A new system, based on a model of guaranteed adequate income, offers the opportunity to develop a whole new approach.
The Henry Review should lead to the Government considering innovative ways to offer people payments, allowances and support packages which do two things- provide them with a guaranteed adequate income which accurately reflects the cost of living, and provides assistance tailored to their specific needs.

It is time that decision making on levels of payments and cost of living was undertaken in an independent, objective and evidence-based manner, rather than being determined by the vagaries of the politics of the day.

We believe that this role is best undertaken by a body independent of Government – possibly a Commonwealth Entitlements Commission – which would have the core responsibility of determining what constitutes a decent adequate income for those relying on our social safety net.

It would have the role of setting and monitoring a Guaranteed Adequate Income or baseline payment across all forms of income support, and then objectively determining the additional costs experienced by those with other specific needs – such as the aged, disabled, people caring for children, or those paying additional rent to live where there are better work prospects – and providing an appropriate top-up allowance.

Recent changes to the pension system by the Rudd government, which separated out one group of apparently ‘more deserving’ pensioners (aged and disability support pensioners) from other ‘less deserving’ ones (single parent pensioners) has further complicated the payments and introduced further inequity.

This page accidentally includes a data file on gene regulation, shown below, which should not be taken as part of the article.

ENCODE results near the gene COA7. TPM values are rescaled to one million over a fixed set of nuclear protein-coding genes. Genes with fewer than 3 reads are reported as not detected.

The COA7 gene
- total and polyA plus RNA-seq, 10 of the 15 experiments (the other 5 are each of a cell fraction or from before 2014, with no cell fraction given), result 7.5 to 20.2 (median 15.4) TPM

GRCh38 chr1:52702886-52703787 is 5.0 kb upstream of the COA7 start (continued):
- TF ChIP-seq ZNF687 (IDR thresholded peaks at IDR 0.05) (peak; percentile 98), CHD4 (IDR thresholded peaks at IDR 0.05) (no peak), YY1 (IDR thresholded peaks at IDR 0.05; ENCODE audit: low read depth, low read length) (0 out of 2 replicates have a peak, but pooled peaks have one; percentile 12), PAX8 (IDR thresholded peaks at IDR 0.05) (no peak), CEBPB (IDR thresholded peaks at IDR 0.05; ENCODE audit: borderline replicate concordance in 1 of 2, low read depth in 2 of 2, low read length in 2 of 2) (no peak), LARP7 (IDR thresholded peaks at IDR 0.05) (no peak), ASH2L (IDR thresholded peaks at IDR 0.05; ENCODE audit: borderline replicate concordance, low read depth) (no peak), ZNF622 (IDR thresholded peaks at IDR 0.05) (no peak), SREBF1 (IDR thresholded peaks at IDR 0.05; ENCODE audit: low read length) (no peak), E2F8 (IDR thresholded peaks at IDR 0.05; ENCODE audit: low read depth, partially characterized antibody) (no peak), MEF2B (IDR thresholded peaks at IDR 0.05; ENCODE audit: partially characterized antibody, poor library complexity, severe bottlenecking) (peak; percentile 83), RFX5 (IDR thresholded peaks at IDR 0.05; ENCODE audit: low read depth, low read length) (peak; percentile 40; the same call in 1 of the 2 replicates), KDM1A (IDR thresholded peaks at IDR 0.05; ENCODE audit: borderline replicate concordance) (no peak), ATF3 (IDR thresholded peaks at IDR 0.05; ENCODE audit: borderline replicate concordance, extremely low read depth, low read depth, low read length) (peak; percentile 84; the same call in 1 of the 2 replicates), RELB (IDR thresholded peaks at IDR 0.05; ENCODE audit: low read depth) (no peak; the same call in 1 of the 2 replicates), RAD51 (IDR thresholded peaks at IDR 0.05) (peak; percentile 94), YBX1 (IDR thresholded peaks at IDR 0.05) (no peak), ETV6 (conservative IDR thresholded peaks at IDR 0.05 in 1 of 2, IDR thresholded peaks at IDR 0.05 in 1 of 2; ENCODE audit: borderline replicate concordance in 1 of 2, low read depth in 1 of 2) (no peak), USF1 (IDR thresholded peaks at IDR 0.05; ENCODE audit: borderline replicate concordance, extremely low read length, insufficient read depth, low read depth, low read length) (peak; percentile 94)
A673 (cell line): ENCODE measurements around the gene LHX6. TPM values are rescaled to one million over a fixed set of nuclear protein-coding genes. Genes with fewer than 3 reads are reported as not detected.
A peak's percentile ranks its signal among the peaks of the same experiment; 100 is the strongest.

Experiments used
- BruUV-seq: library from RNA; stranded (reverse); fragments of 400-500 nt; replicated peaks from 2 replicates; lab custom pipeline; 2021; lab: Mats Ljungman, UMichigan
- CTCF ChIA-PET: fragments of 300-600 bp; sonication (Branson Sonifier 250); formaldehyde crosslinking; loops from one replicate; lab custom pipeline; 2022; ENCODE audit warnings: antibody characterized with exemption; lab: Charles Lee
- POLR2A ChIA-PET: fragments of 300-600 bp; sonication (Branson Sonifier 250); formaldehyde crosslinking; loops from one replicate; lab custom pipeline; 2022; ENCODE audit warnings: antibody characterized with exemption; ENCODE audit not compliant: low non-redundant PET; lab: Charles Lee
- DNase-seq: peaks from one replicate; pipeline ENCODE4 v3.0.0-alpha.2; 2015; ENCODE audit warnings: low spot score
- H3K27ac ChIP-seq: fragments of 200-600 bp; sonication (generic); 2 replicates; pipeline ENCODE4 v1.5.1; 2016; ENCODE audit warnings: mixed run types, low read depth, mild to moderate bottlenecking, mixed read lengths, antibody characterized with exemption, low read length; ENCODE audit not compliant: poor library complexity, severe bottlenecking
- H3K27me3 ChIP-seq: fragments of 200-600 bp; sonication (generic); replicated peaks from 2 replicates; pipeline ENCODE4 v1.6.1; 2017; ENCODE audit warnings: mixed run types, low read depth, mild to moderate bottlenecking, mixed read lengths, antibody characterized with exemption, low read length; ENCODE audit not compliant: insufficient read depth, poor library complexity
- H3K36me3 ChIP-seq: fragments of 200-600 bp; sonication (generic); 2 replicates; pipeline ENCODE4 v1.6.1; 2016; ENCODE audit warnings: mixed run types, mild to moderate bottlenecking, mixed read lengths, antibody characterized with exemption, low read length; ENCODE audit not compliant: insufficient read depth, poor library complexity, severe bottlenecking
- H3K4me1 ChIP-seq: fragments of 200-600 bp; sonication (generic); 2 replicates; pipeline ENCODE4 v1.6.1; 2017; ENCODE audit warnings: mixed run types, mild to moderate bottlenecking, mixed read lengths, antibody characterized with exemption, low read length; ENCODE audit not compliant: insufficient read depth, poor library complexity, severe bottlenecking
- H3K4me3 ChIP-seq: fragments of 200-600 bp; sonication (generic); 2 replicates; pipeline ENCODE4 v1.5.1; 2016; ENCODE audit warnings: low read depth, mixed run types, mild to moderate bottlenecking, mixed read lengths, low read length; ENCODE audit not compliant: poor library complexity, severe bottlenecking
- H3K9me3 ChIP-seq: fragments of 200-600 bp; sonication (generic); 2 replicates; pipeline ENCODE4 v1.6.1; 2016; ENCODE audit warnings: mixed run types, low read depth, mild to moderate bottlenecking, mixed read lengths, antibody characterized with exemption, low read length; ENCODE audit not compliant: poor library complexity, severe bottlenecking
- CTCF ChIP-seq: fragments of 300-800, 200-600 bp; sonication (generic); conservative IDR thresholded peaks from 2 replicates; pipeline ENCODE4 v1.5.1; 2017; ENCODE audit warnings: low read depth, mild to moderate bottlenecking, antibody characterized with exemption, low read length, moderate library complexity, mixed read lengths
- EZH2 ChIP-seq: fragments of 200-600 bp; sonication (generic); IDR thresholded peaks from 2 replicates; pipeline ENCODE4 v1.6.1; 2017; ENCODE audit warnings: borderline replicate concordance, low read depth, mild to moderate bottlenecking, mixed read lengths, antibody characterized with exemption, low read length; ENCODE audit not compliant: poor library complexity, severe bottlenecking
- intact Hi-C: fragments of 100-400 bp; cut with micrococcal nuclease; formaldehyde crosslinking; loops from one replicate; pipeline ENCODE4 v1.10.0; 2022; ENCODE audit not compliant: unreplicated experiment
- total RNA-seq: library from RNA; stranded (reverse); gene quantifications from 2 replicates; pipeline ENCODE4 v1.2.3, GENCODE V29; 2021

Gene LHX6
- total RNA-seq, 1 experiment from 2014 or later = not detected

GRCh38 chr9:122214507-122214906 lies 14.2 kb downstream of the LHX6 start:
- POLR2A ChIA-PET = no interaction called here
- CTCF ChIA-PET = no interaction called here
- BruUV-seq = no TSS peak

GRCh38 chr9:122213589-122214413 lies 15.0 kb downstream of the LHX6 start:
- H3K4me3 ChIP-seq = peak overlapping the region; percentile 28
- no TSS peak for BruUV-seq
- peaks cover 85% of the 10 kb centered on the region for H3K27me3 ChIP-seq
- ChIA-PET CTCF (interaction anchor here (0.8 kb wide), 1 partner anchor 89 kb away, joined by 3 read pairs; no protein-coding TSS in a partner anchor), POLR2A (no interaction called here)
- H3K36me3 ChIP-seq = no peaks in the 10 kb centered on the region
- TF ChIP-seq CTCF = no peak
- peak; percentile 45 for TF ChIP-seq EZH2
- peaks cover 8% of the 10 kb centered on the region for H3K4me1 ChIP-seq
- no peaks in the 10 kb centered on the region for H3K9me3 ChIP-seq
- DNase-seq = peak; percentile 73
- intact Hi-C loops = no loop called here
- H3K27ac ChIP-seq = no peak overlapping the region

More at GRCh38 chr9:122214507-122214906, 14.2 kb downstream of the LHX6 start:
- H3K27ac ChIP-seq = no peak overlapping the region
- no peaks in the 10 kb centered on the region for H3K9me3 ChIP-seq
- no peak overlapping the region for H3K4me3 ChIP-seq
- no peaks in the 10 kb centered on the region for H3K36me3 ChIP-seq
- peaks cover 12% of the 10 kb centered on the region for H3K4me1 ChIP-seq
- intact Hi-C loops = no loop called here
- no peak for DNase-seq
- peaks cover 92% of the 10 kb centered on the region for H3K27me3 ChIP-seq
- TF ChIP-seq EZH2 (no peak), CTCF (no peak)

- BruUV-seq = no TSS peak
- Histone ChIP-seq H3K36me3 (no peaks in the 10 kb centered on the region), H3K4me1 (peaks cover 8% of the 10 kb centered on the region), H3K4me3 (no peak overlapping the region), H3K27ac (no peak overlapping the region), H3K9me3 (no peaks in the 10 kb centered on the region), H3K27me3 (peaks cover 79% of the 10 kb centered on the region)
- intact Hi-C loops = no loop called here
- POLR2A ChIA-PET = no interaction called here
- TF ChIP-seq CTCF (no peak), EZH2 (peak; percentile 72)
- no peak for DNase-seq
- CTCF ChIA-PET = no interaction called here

Tax reform to support charities and not for profit organisations

It is widely speculated that the Henry Review will make recommendations about charitable, not-for-profit and community organisations. These are the groups who pick up the people and causes that are under-funded and under-supported.  Communities across the nation rely on these groups on a daily basis. Staff recruitment and retention, access to funding and procedural red tape make it harder and harder for them to do the work they are committed to – helping others. 

The not-for-profit sector in Australia delivers billions of dollars of services annually to people across the community, and this will increase massively as Australia's population ages and grows. Over the past two decades, successive Governments have asked for more and more work to be done, all the while reducing funding and piling up red tape.
The final insult would be if the Henry Review advocated removing the FBT across the board. This would disproportionately impact on under-paid workers in community services. Such a change may ostensibly be motivated by a desire to simplify the tax system and end fringe benefit rorting, but unless it is combined with comprehensive measures to address the sustainability of community services there is a real risk that it will do more harm than good.

Charitable organisations struggle to deliver community services on a mix of charitable donations and state and federal grants, and rely on the ability to attract and retain staff with FBT exemptions. The stark reality is that FBT cuts would almost certainly lead to many of our not-for-profit organisations losing large numbers of staff, scaling back services or just shutting down. Cutting FBT would undermine funding from the Commonwealth, States and public donations, and increasing existing Commonwealth funding would not plug the gap. FBT cuts in the Henry Review would make it even harder for organisations to attract and retain staff to these challenging and caring professions

Previous attempts by the Australian Greens to increase the tax-free thresholds on fringe benefits for charities and not-for-profit organisations have been blocked, despite both major parties claiming to have the best interests of the sector at heart. Where FBT has been rorted by organisations these loopholes should be fixed. There should be a cap on total FBT exemptions across the board and all existing uncapped items should be brought under the cap.

The Henry Review must provide for everyone in the community in a fair and equitable manner, regardless of their financial status. The Government must act now to future-proof Australia against increased demands on services across the country.